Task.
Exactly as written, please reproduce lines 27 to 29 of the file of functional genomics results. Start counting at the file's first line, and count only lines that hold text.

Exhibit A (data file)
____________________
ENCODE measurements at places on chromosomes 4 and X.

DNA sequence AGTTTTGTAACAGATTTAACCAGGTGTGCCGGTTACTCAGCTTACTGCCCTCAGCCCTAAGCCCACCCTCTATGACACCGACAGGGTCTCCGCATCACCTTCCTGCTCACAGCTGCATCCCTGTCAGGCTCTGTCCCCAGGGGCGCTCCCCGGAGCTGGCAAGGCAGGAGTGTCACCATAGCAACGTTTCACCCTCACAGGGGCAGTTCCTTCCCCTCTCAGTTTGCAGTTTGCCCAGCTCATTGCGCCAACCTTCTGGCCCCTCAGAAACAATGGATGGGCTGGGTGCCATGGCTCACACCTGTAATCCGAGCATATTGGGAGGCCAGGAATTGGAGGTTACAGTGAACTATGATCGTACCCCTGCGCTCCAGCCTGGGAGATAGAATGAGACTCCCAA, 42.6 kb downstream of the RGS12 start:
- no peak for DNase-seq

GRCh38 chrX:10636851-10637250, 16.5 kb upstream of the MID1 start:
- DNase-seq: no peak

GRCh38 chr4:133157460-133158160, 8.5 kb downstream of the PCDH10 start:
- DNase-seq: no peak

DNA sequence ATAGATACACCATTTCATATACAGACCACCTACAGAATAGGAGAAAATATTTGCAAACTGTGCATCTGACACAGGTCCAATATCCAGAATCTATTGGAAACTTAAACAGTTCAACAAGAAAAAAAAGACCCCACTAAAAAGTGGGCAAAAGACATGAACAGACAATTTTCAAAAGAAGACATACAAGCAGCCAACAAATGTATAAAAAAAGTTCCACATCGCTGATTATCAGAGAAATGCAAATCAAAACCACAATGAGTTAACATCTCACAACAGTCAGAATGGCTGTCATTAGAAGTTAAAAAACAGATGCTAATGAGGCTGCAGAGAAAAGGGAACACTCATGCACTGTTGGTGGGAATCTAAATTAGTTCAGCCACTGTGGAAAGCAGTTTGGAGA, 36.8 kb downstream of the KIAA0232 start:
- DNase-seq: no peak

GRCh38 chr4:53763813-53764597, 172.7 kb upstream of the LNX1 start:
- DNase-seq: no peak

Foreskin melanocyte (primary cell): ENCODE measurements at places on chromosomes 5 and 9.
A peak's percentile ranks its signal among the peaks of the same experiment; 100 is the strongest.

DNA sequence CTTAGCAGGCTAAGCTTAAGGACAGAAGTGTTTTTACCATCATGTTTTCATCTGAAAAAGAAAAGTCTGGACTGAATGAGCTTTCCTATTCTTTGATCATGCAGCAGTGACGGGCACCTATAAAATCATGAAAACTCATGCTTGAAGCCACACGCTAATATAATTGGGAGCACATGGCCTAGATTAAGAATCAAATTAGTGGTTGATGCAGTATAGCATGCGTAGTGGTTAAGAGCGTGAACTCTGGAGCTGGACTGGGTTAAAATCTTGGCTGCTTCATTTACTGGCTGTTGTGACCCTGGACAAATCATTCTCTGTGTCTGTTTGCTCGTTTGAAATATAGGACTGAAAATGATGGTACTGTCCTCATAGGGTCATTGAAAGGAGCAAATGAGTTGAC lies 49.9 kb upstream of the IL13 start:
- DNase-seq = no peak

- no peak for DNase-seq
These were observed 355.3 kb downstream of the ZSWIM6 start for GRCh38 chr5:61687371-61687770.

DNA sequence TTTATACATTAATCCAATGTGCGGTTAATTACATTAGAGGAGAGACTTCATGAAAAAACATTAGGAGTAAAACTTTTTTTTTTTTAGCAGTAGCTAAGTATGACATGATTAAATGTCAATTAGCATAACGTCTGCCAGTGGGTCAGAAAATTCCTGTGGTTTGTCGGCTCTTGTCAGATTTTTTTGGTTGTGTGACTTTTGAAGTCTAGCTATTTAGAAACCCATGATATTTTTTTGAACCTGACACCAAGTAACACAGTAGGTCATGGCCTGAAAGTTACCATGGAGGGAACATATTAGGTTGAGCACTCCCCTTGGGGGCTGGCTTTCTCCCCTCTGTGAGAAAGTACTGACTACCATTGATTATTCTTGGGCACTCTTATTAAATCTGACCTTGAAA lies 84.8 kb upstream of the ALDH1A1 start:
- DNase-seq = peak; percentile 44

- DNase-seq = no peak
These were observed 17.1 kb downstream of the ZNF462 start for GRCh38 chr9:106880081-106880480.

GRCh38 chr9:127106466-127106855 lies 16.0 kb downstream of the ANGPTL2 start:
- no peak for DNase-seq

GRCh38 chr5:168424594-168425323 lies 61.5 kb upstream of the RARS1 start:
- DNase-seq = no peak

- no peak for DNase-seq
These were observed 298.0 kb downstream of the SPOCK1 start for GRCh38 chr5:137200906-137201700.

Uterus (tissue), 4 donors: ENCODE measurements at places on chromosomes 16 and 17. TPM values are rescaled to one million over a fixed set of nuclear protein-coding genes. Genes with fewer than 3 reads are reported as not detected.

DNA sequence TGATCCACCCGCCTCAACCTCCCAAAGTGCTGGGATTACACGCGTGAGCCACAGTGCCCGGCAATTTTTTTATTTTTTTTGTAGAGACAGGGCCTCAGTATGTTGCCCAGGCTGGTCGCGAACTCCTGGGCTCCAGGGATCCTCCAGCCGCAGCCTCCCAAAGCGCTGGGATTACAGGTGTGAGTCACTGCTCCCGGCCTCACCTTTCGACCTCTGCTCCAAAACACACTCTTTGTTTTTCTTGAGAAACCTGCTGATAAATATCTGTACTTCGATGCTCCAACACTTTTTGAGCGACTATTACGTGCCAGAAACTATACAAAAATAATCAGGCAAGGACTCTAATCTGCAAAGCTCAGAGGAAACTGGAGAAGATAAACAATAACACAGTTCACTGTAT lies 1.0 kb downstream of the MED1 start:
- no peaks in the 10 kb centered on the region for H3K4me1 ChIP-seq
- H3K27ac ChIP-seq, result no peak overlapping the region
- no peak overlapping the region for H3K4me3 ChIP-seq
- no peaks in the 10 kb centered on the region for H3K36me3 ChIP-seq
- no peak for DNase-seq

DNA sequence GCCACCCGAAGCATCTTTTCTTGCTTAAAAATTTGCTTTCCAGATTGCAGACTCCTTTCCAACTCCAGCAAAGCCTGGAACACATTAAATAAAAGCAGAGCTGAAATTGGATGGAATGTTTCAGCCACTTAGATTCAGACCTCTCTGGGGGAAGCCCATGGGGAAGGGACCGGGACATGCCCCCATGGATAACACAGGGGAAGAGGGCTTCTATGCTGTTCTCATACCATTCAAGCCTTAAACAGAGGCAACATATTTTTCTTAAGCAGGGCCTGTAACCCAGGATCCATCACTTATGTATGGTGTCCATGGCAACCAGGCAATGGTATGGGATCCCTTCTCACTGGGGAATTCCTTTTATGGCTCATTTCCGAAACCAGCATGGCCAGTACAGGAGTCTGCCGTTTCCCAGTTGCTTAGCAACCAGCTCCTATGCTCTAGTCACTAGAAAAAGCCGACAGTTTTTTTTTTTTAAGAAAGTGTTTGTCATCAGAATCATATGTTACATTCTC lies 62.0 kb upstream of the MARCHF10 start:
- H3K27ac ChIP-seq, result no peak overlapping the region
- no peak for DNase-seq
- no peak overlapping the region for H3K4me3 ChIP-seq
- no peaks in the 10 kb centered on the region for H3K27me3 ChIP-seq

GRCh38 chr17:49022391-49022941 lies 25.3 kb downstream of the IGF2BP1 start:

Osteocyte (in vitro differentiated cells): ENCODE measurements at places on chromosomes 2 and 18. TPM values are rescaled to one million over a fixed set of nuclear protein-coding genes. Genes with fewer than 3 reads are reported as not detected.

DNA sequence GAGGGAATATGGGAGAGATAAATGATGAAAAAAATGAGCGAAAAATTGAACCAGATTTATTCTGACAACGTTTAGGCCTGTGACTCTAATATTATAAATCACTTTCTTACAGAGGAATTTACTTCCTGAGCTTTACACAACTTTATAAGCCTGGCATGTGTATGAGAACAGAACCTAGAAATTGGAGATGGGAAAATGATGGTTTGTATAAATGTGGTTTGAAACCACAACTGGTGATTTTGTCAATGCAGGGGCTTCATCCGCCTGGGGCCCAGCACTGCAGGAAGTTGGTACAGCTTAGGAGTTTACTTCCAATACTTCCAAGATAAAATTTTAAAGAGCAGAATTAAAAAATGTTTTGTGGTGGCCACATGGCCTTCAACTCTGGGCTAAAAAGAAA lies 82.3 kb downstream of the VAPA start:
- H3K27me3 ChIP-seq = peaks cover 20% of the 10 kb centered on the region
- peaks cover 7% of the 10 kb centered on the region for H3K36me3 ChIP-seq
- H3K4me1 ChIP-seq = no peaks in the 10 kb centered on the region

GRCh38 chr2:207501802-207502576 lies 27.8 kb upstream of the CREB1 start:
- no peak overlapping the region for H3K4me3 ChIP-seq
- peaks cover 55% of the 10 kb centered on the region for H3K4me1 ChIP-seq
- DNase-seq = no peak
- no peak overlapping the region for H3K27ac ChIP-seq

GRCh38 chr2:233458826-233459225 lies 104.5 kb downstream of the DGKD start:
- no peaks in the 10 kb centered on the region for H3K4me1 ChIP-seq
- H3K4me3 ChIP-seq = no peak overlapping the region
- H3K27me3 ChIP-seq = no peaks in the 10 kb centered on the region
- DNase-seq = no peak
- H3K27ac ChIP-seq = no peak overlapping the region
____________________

These were observed 298.0 kb downstream of the SPOCK1 start for GRCh38 chr5:137200906-137201700.

Uterus (tissue), 4 donors: ENCODE measurements at places on chromosomes 16 and 17. TPM values are rescaled to one million over a fixed set of nuclear protein-coding genes. Genes with fewer than 3 reads are reported as not detected.

DNA sequence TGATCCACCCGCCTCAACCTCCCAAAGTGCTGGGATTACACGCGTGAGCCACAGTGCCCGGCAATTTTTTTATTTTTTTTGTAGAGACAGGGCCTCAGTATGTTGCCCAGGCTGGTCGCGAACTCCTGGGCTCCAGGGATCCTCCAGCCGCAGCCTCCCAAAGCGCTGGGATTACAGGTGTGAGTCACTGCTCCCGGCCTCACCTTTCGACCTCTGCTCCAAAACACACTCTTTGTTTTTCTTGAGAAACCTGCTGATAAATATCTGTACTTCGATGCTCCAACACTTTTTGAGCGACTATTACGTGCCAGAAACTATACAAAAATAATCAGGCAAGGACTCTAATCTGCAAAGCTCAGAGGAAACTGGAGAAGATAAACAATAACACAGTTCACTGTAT lies 1.0 kb downstream of the MED1 start: